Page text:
Power has gravitated from society to state, from local and provincial spheres to national, and from judiciary and legislative arms to executive (although one must generously concede that one bright spot in this scenario has been the independence of the judiciary). It is this uncontrolled and unaccountable concentration of power at the centre, in the hands of the select few affiliated to the ruling party, which is responsible for the insufficient delivery capacity of the South African state and which is, in turn, fueling civil discord.
Community policing is a big part of the answer to the incipient anarchy. We desperately need South African counterparts of a New York Police Department or an English constabulary: policing with strong local roots. In fact, Mrs Zille’s arrest was a timely reminder that we must have a police force that is non-aligned, that takes policing decisions on policing grounds, and that protects people’s rights under the Constitution. We simply need a police that would do its job. Such a police service must also be better resourced.
Likewise, the filling in the middle of the cake, that layer we call civil society, has become more thinly spread post-1994. The evils of apartheid gave rise to a diverse smorgasbord of good civic organisations and NGOs. At this point, I am reminded of the famous "Ripple of Hope" paragraph in Senator Robert Kennedy’s speech at the University of Cape Town on June 6, 1966: "It is from numberless diverse acts of courage and belief that human history is shaped. Each time a man stands up for an ideal, or acts to improve the lot of others, or strikes out against injustice, he sends forth a tiny ripple of hope, and crossing each other from a million different centers of energy and daring those ripples build a current which can sweep down the mightiest walls of oppression and resistance."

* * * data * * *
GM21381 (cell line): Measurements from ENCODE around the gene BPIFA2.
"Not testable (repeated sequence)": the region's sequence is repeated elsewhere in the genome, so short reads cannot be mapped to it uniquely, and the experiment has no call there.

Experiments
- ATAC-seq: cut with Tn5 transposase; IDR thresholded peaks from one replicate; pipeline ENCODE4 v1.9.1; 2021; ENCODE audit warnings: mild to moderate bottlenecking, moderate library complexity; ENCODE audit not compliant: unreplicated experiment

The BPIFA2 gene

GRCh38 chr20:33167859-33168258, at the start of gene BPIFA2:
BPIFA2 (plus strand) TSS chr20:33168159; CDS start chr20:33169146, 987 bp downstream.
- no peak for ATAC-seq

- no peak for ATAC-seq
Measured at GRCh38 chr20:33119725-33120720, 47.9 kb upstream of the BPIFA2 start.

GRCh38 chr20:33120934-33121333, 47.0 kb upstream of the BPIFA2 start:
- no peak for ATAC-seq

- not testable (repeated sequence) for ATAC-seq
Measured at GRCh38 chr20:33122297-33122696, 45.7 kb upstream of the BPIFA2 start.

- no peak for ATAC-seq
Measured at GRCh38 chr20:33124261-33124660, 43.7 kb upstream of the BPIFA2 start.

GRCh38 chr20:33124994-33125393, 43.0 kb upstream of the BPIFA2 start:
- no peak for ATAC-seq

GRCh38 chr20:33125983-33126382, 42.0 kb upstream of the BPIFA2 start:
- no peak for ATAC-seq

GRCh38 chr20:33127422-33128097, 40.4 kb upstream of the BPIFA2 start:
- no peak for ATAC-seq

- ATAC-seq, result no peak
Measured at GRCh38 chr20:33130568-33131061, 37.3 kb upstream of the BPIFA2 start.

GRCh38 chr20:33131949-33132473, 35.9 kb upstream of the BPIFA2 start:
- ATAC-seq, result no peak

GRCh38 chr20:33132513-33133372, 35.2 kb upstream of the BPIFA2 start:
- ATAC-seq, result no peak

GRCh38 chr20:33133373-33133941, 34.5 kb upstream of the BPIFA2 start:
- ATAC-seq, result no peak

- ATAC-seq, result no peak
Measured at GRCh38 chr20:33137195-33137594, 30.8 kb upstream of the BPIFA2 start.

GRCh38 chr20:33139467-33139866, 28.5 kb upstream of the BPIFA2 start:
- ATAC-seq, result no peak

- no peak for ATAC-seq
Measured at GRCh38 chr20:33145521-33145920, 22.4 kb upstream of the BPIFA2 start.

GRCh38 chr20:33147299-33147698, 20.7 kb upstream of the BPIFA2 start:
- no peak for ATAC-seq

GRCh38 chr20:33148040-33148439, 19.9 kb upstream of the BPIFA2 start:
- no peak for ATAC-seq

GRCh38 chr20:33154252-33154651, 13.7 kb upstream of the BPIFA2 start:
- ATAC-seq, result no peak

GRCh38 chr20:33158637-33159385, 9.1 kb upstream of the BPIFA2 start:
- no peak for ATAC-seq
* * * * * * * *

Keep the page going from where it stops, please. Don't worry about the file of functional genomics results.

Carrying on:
The community organisations: residents’ associations, faith-based organisations, youth clubs, women groups, neighbourhood watch schemes, and yes, Padlac, transmit "tiny ripples of hope" which pull society together. Their proliferation and health must be nurtured, not suppressed, as it were last Sunday at Mitchell’s Plain. By turning our back on the ripples of hope around us, we give criminals, the murderers of Brett Goldin and Richard Bloom and the drug lords from Mitchell’s Plain even less reason than they have to respect human life.
Prince Mangosuthu Buthelezi MP